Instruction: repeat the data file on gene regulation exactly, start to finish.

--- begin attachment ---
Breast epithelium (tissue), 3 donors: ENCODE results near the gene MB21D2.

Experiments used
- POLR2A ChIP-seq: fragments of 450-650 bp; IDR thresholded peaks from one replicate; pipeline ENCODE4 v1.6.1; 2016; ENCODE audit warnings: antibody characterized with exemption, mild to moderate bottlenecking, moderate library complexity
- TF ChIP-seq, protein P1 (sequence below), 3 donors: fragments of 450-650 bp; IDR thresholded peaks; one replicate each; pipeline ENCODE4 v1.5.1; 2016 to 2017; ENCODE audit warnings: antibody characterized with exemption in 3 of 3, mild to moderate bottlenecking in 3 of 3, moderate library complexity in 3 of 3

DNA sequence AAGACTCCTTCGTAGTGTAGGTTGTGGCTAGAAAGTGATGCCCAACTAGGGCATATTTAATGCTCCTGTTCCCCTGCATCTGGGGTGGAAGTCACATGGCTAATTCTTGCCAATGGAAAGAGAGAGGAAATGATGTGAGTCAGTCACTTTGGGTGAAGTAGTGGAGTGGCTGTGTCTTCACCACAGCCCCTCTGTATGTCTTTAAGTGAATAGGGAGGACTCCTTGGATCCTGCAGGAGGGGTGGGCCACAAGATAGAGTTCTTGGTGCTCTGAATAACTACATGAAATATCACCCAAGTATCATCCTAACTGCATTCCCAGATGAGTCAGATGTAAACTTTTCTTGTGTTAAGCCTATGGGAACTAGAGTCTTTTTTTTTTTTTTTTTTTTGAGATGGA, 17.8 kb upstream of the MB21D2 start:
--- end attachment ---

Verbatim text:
Breast epithelium (tissue), 3 donors: ENCODE results near the gene MB21D2.

Experiments used
- POLR2A ChIP-seq: fragments of 450-650 bp; IDR thresholded peaks from one replicate; pipeline ENCODE4 v1.6.1; 2016; ENCODE audit warnings: antibody characterized with exemption, mild to moderate bottlenecking, moderate library complexity
- TF ChIP-seq, protein P1 (sequence below), 3 donors: fragments of 450-650 bp; IDR thresholded peaks; one replicate each; pipeline ENCODE4 v1.5.1; 2016 to 2017; ENCODE audit warnings: antibody characterized with exemption in 3 of 3, mild to moderate bottlenecking in 3 of 3, moderate library complexity in 3 of 3

DNA sequence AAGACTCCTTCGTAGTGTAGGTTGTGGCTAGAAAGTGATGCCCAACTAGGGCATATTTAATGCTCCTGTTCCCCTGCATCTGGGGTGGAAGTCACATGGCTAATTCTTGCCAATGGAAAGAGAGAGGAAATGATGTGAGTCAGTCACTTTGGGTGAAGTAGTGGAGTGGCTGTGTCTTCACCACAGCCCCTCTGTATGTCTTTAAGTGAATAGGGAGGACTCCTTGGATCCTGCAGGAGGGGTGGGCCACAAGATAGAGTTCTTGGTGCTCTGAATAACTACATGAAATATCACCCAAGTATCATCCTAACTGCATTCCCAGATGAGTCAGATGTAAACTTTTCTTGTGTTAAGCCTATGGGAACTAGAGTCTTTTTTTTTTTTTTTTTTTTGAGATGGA, 17.8 kb upstream of the MB21D2 start: